The U.S. Virtual Astronomical Observatory (VAO) is a product-driven organization that provides new scientific
research capabilities to the astronomical community. Software development for the VAO follows a lightweight
framework that guides development of science applications and infrastructure. Challenges to be overcome include
distributed development teams, part-time efforts, and highly constrained schedules. We describe the process we
followed to conquer these challenges while developing <i>Iris</i>, the VAO application for analysis of 1-D astronomical
spectral energy distributions (SEDs). Iris was successfully built and released in less than a year with a team distributed
across four institutions. The project followed existing International Virtual Observatory Alliance inter-operability
standards for spectral data and contributed a SED library as a by-product of the project. We emphasize lessons learned
that will be folded into future development efforts. In our experience, a well-defined process that provides guidelines to
ensure the project is cohesive and stays on track is key to success. Internal product deliveries with a planned test and
feedback loop are critical. Release candidates are measured against use cases established early in the process, and
provide the opportunity to assess priorities and make course corrections during development. Also key is the
participation of a stakeholder such as a lead scientist who manages the technical questions, advises on priorities, and is
actively involved as a lead tester. Finally, frequent scheduled communications (for example a bi-weekly tele-conference)
assure issues are resolved quickly and the team is working toward a common vision.
The Spatially Phase Shifted Digital Speckle Pattern Interferometer (SPS-DSPI) is a speckle pattern interferometer in
which the four phase-shifted interferograms are captured simultaneously in a single image. Designed to measure thermal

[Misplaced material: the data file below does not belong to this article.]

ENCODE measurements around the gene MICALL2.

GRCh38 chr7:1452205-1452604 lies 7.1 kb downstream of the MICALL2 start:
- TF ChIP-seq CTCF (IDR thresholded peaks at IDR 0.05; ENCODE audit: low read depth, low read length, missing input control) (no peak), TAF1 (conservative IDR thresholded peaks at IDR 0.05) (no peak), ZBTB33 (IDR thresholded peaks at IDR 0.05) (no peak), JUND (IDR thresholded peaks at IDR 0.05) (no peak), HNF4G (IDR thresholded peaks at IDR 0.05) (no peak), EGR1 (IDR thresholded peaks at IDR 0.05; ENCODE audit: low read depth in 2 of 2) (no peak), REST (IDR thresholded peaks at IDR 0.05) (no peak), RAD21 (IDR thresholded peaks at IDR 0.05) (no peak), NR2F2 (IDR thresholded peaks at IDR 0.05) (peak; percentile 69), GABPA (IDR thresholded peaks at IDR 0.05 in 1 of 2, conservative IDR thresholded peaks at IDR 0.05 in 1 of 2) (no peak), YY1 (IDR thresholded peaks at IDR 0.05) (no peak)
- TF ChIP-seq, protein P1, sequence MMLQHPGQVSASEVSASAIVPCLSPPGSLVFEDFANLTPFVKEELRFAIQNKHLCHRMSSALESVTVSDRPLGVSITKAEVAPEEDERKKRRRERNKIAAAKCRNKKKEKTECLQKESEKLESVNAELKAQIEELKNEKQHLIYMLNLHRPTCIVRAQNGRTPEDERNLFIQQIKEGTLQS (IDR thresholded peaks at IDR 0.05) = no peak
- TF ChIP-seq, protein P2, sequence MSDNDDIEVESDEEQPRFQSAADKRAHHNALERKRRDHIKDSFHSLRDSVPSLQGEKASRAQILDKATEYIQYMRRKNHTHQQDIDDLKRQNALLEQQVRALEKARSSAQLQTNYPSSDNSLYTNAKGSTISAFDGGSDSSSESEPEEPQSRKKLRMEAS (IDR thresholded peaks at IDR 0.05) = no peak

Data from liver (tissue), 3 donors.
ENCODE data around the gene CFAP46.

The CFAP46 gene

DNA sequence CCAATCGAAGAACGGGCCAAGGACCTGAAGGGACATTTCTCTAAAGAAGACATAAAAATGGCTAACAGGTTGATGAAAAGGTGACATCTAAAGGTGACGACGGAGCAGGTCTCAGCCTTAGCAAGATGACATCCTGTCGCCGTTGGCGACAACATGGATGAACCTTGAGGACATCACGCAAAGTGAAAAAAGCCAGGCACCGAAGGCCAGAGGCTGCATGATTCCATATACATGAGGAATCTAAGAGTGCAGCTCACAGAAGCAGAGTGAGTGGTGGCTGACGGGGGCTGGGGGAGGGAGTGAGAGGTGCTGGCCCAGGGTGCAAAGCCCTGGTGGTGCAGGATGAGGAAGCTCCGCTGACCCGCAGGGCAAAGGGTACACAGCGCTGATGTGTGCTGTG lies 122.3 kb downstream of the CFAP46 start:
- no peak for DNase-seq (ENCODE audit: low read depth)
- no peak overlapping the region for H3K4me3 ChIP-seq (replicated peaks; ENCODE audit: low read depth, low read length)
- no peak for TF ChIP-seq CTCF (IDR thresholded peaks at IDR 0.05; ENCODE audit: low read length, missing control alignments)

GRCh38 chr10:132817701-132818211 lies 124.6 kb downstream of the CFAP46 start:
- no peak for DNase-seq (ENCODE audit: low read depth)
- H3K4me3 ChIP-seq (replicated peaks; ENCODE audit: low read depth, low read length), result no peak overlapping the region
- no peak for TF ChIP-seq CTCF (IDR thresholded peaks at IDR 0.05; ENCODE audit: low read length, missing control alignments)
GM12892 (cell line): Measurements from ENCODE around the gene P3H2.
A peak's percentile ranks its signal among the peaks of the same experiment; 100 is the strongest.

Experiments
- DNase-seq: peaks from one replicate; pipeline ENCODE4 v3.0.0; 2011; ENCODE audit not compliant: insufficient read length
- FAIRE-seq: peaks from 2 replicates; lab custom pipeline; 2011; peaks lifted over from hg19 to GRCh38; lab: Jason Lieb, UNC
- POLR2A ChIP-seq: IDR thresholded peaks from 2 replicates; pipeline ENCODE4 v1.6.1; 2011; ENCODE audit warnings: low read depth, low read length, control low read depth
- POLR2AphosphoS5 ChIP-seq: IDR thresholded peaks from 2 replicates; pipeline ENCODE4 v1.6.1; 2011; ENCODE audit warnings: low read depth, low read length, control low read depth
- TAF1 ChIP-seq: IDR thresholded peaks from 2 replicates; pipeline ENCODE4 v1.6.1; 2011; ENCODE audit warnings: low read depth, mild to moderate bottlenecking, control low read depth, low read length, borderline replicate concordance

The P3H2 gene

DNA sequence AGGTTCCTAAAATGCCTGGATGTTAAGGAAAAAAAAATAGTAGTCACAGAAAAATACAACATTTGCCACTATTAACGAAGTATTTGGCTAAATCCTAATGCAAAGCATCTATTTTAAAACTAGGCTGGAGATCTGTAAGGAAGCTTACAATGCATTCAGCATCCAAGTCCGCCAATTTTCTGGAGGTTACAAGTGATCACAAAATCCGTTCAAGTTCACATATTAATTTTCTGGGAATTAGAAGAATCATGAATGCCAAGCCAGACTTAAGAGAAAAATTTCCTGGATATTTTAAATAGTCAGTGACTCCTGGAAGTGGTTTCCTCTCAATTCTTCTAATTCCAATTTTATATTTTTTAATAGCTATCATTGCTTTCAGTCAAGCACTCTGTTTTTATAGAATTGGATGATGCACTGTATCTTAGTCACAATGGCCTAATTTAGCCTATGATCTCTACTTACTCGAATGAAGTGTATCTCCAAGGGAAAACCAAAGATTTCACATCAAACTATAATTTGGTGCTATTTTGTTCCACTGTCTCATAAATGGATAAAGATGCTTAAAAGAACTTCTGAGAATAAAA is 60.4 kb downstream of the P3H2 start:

distortions of large matte-surfaced structures for the James Webb Space Telescope (JWST) program, this metrology
instrument has been used in two major cryo-distortion tests. This report will describe how differences in the vibrational
motions of the test objects necessitated changes in basic algorithms. The authors also report operational upgrades,
quantification of uncertainty, and improvement of the software operability with a graphic interface. Results from the
tests of the JWST test structures are discussed as illustration.
The Astronomer Proposal Tool (APT) Exposure Time Calculator (ETC) is a generic Java library for performing ETC calculations. Currently it is primarily used by the web based ETCs supporting Hubble Space Telescope (HST) proposals at Space Telescope Science Institute (STScI). This paper describes the software architecutre, current and potential uses of this library.
<b>Specview</b> is a spectral visualization tool designed to provide easy simultaneous display and analysis of multiple 1-D spectrograms of the same astronomical source taken with different instruments. It is a standalone Java application that features, aside its main plotting capabilities, a spectral model fitting engine. This article describes its main features and some aspects of its internal design. The software can be downloaded from <b>http://specview.stsci.edu</b>.